Connor: I called this Brittany. I, there’s probably, I’m sure this is like a term, but it feels, you know, there’s like racist and sexist and things like that. I, always thought this was ageist. You know, to have old people dismiss young people because of their ideas. I remember, you know, just after college, I’m this young 20-something, so I’m not a kid, but I’m a very young adult. And I started doing things with adults, you know, working in this political arena with adults much more experienced. And they felt like because they were older, they were right. In fact, this is a very, long story that I’ll make super, super brief. The way I started Libertas Institute, my think tank is because, the head of another think tank, the Sutherland Institute, which was here in Utah already. He came over to my home and he basically said, Hey, I know you’re working on a book. You shouldn’t write that book. I was like, what are you talking about? He’s like, well, I used to believe in libertarian ideas, but I grew out of it. And I’m glad that I never like, published anything when I was young. ’cause I wouldn’t want that associated with me now. So I’m here to kind of, you know, suggest that you probably shouldn’t publish this book because one day you might regret it when you grow out of these ideas. I was like, gimme a break, man. Just ’cause you changed your mind doesn’t mean like all young people are going to no longer believe in liberty and like sell out, you know? And so to me, it was this ageist thing. and so that conversation is actually what led to me coming up with the idea later for Libertas Institute and starting my organization. Weird as it was that he was there to suggest that to me. But I felt, as a young person, I’m like, are you claiming that just because you’re older, you’re right? Because that’s not how the world works. You know, there are plenty of old people who are totally wrong about things, and there are old people who disagree with one another. So it can’t be that just because you’re older means that you’re correct, because plenty of old people have wildly different, you know, ideas and beliefs. And so how can we tolerate this, situation in which just because you’re older, you know, we can disbelieve the kids? Now granted, you know, when you’re young, you lack maturity. In a lot of cases. Your prefrontal cortex in your brain hasn’t fully developed and everything. But that doesn’t mean that kids can’t latch onto true ideas or have valid experiences that, you know, really happened when like, in, you know, stranger Things or others, Hey, this happened. And then you know, adults don’t believe them. it doesn’t mean that adults are right, just ’cause they’re adults.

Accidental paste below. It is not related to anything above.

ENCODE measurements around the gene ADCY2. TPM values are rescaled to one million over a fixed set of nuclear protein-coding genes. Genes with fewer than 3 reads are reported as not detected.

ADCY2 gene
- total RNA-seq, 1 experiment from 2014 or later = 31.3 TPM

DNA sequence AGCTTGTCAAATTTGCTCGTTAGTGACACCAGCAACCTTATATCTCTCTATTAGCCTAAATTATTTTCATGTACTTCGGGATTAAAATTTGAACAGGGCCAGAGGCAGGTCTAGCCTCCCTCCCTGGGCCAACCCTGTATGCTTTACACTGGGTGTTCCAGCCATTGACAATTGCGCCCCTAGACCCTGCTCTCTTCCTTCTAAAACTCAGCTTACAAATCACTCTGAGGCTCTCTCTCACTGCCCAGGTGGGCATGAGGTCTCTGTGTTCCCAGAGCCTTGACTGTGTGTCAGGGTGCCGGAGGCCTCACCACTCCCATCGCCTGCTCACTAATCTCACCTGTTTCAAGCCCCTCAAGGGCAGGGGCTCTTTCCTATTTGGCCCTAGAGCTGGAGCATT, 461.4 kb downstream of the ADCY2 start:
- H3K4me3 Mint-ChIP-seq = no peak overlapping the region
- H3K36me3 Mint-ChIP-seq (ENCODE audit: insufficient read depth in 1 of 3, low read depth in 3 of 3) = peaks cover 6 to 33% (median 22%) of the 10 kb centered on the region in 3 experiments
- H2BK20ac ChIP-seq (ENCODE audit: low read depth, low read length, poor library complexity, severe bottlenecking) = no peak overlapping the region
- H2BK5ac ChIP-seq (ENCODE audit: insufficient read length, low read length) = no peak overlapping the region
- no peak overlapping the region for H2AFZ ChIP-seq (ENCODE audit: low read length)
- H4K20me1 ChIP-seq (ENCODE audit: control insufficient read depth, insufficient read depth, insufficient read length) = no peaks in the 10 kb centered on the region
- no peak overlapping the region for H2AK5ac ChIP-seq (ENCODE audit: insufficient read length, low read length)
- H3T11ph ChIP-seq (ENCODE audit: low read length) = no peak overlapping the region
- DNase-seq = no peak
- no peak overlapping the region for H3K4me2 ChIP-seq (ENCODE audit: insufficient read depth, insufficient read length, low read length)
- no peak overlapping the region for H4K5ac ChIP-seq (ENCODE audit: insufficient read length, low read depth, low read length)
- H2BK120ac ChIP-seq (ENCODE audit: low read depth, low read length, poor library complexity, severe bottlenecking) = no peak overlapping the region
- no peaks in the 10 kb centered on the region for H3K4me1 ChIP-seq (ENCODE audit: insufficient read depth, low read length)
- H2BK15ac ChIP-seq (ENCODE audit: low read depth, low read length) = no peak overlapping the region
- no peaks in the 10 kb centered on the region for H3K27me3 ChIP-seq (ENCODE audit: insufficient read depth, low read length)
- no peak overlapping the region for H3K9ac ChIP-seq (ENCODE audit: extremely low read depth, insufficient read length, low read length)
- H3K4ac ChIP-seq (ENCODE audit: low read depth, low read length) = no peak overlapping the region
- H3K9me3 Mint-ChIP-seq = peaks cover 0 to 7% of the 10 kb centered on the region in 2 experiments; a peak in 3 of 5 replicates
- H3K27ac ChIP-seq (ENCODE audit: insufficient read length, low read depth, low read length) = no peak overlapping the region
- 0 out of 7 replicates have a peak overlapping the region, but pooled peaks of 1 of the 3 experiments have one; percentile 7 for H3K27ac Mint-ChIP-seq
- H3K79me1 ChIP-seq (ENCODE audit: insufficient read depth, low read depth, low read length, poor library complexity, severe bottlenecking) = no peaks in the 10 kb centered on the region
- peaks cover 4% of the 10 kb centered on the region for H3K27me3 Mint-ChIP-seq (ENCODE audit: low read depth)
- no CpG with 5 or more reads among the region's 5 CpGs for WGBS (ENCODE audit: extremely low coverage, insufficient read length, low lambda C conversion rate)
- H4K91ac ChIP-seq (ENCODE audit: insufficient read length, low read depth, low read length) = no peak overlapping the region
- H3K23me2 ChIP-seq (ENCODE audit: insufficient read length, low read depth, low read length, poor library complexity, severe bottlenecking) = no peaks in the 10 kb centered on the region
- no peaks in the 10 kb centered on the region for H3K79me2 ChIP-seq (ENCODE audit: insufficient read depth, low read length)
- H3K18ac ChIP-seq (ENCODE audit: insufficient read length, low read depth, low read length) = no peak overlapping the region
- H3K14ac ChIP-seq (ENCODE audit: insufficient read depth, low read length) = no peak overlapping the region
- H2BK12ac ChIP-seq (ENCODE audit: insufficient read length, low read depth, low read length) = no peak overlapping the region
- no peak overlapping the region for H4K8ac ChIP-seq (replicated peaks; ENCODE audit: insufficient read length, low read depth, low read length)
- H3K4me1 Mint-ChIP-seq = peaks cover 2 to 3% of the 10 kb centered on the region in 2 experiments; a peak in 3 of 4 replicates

Brittany: I think that’s really true. And I think even all these examples lead up to a bigger thing, which is I think we forget to treat kids like they’re people, which is crazy to me, you know? So what do you mean by that?

Connor: Expand on what you mean by that.

Brittany: So, I know that you know, with my niece and nephews, and I’m not a parent, and with my students, especially my old students, I used to try to talk to them like they were on my level, right? I didn’t condescend to them, might be a good way to say it. Okay. Treat them like, because they’re so young, they are not capable of handling responsibility or dealing with complex problems and trying to talk it out. And yes, you’re right. Like they’re not, kids’ brains are not fully developed, right? In fact, I think your brain’s not fully developed till like 27.

Connor: Yeah, something like that.

Brittany: It’s been a while. But I found as a teacher that when you talk to kids as like, as if they are grownups kind of, and if you treat them like that, if you give them the responsibility that maybe other people think they can’t handle, they will mature even quicker because they’re like, oh, okay, I can handle this. Let me try to handle something even bigger now let me try to handle something even more. So it’s amazing what can happen when you start treating them like an equal, I guess you could say.